You Got SERVED! Billed Cost vs Served Cost in the New Google Ads Interface
By Adam Bullock
Fun fact - the ‘cost’ metric found in the Google Ads interface isn’t always the actual cost passed on to the client.
Duh, Adam, of COURSE there are tiny fluctuations due to spammy clicks and other adjustments from Google.
Well, I’m talking about relatively large differences in the actual cost in the interface compared to the billed cost. This can make a big impact on the bottom line of a client budget for a month.
AND this ‘cost’ metric is the only metric used in Google’s API for reporting. That’s the trickiest part - it’s not the billed cost!
Thankfully, Google has added a nifty report titled “Overdelivery” that spells it out.
I check this instead of the ‘cost’ listed in the interface, especially with clients that have display campaigns. Newly launched display campaigns, especially with broad targeting, can overspend significantly when first enabled before Google shuts them off.
In other words: make this a part of your routine!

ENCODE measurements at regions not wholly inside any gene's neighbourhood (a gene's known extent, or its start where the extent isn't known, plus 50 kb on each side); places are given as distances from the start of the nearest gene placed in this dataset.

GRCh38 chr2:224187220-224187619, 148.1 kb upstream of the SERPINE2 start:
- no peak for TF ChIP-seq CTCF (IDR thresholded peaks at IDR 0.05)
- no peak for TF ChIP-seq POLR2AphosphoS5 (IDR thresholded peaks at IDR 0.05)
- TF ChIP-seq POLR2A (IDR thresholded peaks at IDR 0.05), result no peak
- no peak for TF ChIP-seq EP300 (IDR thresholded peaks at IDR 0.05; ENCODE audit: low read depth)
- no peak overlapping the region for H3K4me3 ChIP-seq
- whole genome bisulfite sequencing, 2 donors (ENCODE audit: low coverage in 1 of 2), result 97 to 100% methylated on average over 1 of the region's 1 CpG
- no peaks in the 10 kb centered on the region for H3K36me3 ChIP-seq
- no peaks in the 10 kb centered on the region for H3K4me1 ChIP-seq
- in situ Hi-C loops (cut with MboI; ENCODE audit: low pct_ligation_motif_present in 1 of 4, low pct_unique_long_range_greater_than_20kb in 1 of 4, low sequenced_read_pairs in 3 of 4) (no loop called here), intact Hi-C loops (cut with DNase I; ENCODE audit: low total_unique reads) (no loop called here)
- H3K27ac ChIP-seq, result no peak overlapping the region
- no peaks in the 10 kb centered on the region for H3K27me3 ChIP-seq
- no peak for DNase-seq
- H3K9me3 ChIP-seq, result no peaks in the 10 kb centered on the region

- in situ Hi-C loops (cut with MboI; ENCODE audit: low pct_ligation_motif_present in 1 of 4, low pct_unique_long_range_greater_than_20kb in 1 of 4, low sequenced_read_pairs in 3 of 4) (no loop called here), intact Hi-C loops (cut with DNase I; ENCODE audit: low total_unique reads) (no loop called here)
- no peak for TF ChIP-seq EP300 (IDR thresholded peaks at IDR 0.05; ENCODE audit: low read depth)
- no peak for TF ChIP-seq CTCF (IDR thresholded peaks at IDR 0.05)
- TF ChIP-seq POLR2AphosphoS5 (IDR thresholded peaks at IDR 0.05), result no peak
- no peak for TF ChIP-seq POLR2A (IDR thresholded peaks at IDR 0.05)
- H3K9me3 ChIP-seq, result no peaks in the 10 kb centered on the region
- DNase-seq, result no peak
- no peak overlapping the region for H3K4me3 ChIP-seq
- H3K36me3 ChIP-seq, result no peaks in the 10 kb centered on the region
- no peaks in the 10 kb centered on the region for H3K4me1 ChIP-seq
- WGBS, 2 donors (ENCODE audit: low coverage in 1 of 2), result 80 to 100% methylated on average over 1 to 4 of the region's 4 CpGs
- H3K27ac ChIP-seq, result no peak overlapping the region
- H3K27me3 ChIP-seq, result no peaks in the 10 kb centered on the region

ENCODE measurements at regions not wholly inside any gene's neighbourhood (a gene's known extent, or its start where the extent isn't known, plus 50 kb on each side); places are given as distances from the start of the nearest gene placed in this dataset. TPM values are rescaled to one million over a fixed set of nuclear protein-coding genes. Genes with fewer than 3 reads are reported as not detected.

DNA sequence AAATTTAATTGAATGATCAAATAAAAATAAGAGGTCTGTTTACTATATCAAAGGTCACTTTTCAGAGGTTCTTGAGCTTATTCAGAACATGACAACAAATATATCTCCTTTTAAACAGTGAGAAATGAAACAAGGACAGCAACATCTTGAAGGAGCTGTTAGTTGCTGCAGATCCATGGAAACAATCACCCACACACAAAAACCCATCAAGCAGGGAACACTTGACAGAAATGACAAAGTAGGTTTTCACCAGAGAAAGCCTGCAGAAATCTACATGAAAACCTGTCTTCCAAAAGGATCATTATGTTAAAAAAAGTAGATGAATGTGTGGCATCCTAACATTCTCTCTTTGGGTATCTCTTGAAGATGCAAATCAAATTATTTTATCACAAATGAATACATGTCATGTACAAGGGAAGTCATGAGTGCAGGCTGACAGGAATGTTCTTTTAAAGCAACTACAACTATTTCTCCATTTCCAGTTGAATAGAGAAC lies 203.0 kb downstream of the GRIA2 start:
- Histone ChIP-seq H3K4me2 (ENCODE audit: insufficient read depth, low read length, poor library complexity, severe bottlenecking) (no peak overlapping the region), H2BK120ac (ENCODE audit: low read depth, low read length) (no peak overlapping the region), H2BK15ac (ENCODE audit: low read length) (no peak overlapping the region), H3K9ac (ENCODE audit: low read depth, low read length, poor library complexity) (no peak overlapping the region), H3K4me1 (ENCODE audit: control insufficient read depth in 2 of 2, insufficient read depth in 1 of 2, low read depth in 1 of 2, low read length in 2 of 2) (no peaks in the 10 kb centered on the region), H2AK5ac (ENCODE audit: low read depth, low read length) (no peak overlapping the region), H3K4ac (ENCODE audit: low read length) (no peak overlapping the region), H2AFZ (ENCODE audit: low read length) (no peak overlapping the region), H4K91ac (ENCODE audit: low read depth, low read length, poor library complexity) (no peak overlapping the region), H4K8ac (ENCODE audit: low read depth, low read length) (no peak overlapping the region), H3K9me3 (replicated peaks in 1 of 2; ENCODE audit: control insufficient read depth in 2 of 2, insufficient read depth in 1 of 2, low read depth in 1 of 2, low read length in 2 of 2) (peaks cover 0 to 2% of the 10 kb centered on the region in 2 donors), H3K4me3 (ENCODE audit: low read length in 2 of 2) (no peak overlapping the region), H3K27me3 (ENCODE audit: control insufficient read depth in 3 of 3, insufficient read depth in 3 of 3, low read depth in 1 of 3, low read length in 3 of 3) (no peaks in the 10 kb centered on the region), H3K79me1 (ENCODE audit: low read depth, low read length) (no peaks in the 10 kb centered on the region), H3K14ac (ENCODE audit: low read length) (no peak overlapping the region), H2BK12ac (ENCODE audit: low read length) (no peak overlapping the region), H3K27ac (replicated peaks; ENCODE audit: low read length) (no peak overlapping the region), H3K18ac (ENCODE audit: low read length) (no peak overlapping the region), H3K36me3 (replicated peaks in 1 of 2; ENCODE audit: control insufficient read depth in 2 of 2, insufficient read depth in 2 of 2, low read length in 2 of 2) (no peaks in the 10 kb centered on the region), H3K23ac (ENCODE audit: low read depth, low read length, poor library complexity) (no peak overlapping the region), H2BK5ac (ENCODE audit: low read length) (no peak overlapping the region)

To find this report:
Click the “Reporting” graph button at the top right within the new Google Ads interface (this report is NOT available in the old interface).
Choose “Predefined reports (formerly Dimensions)” then “Basic” then “Overdelivery.”
Boomshackalacka! You’ve found the served and billed costs for all your campaigns! But it’s a little sloppy…so let’s change the format of the data. Click “Table” at the top left and change it to a “Bar Chart.” Yes, the image is broken. It’s been broken for at least 3 months.
Select “Served Cost” and “Billed Cost” then “Continue” to generate the report.
And voila! You have a super easy-to-read chart with your ACTUAL COST for your client. Here’s a recent example we had for a client of ours with a $5,000 budget:
We ended a month at $4,970.93 spent of their $5,000.00 budget (99.4%…nice!). However, this client of ours loves popping into the interface and seeing what changes we’ve made, how things are looking, etc. They were confused why we went $277.61 over budget that month
Turns out: we had spun up a few display campaigns and they overspent the first few hours they were on. We received confirmation from Google that we were not charged that spend because we had a daily budget in place.
I implore you to keep an eye on this particular report, especially if your ‘cost’ looks a bit funky.